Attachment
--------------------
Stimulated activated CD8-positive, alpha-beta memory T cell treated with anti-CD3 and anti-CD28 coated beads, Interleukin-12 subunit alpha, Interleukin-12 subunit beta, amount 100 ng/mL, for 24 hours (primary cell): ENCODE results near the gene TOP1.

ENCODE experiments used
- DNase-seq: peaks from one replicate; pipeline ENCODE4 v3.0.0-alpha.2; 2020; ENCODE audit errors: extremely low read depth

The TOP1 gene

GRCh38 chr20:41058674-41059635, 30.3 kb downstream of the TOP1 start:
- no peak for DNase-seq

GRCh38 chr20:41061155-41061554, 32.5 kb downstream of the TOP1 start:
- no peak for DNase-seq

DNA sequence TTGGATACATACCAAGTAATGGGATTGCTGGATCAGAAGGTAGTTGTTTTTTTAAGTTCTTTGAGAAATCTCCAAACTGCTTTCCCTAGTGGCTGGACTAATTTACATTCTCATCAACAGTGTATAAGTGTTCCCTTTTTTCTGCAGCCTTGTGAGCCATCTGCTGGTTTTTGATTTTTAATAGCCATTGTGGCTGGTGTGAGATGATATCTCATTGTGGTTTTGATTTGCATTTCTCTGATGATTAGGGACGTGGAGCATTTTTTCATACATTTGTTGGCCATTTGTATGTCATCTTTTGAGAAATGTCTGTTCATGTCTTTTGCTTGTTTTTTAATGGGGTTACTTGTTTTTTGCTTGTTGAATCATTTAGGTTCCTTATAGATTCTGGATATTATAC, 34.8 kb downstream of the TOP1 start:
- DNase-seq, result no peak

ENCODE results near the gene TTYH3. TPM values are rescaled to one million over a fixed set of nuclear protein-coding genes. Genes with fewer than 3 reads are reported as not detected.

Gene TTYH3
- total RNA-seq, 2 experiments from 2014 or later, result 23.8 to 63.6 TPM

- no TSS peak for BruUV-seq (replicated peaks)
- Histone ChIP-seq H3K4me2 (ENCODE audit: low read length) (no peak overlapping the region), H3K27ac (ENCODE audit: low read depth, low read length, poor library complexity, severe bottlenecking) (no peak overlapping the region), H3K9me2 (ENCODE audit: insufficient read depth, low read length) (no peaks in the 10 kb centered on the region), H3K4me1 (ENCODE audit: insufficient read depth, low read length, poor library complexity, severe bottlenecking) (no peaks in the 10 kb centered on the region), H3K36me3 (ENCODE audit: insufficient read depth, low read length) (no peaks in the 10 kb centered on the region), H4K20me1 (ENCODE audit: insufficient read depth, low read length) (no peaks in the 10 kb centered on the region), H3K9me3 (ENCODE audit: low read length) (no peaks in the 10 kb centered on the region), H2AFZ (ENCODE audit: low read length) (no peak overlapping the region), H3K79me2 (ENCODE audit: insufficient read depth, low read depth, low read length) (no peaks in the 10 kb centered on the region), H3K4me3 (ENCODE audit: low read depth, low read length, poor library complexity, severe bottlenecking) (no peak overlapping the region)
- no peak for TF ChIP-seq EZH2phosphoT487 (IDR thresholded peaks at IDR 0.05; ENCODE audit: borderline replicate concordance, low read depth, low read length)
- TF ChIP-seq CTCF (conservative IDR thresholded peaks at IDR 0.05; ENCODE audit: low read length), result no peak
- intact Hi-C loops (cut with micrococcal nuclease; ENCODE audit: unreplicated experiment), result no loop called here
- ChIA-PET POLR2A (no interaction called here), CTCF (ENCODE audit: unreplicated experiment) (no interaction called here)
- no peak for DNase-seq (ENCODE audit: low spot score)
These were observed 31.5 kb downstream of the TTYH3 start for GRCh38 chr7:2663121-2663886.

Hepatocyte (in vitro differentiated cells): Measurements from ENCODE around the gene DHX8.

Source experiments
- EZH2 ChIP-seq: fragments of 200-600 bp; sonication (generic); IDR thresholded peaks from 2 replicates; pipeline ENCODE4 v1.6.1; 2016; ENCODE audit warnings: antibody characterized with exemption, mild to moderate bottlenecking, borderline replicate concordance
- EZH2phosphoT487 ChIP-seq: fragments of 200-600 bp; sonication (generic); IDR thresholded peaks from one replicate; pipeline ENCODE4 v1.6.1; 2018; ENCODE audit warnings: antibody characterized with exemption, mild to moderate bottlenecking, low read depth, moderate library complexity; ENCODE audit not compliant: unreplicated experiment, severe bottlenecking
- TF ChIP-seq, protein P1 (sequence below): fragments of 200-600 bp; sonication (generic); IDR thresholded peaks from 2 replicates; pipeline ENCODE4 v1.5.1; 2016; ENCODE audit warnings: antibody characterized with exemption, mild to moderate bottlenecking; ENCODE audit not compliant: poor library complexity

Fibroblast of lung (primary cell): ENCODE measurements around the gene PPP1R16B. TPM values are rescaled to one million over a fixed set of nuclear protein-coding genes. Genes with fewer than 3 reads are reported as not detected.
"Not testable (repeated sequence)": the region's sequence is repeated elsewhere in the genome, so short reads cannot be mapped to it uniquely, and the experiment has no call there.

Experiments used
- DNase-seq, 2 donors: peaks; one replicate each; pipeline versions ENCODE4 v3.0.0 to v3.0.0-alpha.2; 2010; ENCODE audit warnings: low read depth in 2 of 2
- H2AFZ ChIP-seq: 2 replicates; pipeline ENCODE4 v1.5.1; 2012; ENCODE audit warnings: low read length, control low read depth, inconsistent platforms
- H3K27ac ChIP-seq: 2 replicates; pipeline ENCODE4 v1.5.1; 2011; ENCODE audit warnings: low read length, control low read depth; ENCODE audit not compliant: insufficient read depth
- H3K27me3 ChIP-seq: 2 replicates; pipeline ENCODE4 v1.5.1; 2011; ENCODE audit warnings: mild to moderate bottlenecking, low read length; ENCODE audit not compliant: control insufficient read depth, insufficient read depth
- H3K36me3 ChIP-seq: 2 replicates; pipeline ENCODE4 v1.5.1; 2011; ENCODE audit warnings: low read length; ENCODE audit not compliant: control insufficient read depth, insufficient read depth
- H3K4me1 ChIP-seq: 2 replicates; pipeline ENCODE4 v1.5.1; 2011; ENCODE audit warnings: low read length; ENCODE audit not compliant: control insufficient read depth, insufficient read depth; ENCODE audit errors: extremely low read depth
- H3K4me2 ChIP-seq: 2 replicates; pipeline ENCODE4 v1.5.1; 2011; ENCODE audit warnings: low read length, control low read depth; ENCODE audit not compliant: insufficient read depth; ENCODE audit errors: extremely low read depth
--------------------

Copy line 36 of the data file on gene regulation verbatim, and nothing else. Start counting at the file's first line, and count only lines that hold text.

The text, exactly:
- H3K4me2 ChIP-seq: 2 replicates; pipeline ENCODE4 v1.5.1; 2011; ENCODE audit warnings: low read length, control low read depth; ENCODE audit not compliant: insufficient read depth; ENCODE audit errors: extremely low read depth